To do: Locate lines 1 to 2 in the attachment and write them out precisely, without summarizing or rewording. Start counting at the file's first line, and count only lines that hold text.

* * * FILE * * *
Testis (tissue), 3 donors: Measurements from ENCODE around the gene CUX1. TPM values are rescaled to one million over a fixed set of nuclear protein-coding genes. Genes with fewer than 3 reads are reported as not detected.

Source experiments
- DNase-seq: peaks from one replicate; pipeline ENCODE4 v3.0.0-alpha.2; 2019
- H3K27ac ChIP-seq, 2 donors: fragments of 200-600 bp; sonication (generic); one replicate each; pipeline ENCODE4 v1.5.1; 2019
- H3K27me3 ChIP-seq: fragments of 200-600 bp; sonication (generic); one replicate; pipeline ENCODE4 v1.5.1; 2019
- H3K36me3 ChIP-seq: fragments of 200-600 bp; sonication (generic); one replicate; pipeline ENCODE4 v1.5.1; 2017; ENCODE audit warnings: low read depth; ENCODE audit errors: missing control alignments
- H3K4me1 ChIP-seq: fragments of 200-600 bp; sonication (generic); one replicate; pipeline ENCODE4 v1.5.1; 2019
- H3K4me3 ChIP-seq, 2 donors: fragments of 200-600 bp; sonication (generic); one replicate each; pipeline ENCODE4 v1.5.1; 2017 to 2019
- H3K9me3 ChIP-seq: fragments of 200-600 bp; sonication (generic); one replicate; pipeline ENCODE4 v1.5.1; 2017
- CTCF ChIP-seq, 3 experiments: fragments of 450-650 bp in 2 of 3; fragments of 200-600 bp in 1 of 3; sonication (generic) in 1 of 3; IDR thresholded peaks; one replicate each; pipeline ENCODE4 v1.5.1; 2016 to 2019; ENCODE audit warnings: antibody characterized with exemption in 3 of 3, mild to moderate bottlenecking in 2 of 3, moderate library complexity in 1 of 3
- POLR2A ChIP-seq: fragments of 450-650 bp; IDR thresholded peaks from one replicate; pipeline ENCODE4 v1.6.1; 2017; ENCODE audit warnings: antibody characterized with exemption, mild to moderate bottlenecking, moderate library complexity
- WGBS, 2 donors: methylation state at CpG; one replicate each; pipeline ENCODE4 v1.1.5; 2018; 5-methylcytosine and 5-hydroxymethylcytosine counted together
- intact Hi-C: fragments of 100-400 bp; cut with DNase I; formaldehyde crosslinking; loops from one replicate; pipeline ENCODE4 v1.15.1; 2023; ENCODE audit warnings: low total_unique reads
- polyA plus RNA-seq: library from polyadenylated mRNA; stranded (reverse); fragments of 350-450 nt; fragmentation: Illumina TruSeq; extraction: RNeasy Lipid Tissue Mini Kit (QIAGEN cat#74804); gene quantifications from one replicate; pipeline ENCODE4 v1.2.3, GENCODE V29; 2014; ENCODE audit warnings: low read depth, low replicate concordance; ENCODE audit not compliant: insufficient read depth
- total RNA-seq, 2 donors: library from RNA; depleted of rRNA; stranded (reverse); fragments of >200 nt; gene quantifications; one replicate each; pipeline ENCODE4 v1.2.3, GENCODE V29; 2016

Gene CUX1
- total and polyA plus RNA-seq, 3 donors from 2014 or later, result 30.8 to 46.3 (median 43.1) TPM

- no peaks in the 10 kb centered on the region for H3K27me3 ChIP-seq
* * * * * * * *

Testis (tissue), 3 donors: Measurements from ENCODE around the gene CUX1. TPM values are rescaled to one million over a fixed set of nuclear protein-coding genes. Genes with fewer than 3 reads are reported as not detected.

Source experiments